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Surg Infect (Larchmt). 2017 May/Jun;18(4):491-497. doi: 10.1089/sur.2016.179. Epub 2016 Dec 23.

Overweight and Obese Pediatric Patients Have an Increased Risk of Developing a Surgical Site Infection.

Author information

1
1 Department of Pediatric Surgery, Ann and Robert H. Lurie Children's Hospital of Chicago , Chicago, Illinois.
2
3 Department of General Surgery, Rush University Medical Center , Chicago, Illinois.
3
2 Department of Pediatrics, Northwestern University Feinberg School of Medicine , Chicago, Illinois.
4
4 Department of Preventative Medicine, Northwestern University Feinberg School of Medicine , Chicago, Illinois.

Abstract

BACKGROUND:

Obesity is a known risk factor in adult surgical site infections (SSIs), but its significance in pediatrics is unclear. We hypothesized that overweight and obese children have increased risk for SSI.

PATIENTS AND METHODS:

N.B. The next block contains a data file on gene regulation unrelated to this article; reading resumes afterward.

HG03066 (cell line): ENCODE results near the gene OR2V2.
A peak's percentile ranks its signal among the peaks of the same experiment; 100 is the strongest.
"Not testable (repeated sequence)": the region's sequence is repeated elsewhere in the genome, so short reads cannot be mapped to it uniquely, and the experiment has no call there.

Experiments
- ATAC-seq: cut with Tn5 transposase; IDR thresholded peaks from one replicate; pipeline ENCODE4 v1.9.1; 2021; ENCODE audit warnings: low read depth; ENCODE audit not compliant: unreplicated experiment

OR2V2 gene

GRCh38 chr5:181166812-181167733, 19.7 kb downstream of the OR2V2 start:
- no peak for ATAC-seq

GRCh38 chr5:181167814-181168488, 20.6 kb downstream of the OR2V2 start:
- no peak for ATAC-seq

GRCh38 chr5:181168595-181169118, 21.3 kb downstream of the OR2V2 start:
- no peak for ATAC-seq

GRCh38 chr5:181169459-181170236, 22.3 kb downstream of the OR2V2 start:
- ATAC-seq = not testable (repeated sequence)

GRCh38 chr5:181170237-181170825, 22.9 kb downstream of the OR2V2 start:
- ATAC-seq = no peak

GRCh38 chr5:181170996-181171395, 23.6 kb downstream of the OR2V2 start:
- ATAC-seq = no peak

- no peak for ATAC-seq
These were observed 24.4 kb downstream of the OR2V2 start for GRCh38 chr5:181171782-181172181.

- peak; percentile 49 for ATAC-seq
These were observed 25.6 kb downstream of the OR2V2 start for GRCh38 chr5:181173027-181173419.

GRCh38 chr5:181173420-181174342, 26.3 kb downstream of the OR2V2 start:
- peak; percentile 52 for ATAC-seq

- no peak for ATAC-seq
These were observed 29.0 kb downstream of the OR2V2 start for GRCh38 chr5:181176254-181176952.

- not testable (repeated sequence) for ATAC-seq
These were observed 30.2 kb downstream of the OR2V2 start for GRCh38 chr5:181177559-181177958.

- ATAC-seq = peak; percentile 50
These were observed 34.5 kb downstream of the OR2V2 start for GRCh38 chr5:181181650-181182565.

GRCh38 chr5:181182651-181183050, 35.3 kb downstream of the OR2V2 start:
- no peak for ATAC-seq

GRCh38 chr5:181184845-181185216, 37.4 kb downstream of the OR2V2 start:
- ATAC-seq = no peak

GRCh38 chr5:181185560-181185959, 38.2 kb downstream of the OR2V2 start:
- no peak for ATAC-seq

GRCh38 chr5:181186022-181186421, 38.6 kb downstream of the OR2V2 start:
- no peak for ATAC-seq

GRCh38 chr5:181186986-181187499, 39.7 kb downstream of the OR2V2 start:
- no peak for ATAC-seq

A National Surgical Quality Improvement Program-Pediatric (NSQIP-P) file and single-center reviews identified surgical patients (2-18 years) who developed SSIs. Patients were classified as underweight, normal, overweight, or obese based on body mass index (BMI). Comorbidities associated with SSI were analyzed. Sub-specialties and operations were recorded.

RESULTS:

National Surgical Quality Improvement Program-Pediatric review identified 66,671 patients and 1,380 SSIs. Seven hundred sixty-seven (767) were male and 613 female. Multivariable analysis revealed overweight and obese BMI to be risk factors for SSIs (odds ratio [OR] 1.23, 95% confidence interval [CI] 1.06-1.43; OR 1.43, 95% CI 1.25-1.63). Most commonly, overweight and obese cohorts had superficial incisional SSIs. Pediatric general surgery (3.6%) and cardiothoracic surgery (2.5%) had the highest rates of SSIs. Single-center review identified 115 SSIs. Of these, 29.6% were overweight or obese with few other identifiable SSI risk factors. Sub-specialties with the most SSIs were pediatric surgery and pediatric orthopedics. Appendectomy was the most common procedure associated with SSIs.

CONCLUSION:

Herein we show elevated BMI to be a significant risk factor for SSIs. This information should be used in assessing and counseling pre-operative pediatric patients and families.

KEYWORDS:

body mass index; obesity; overweight; risk factor; surgical site infection

PMID:
28009537
DOI:
10.1089/sur.2016.179
[Indexed for MEDLINE]

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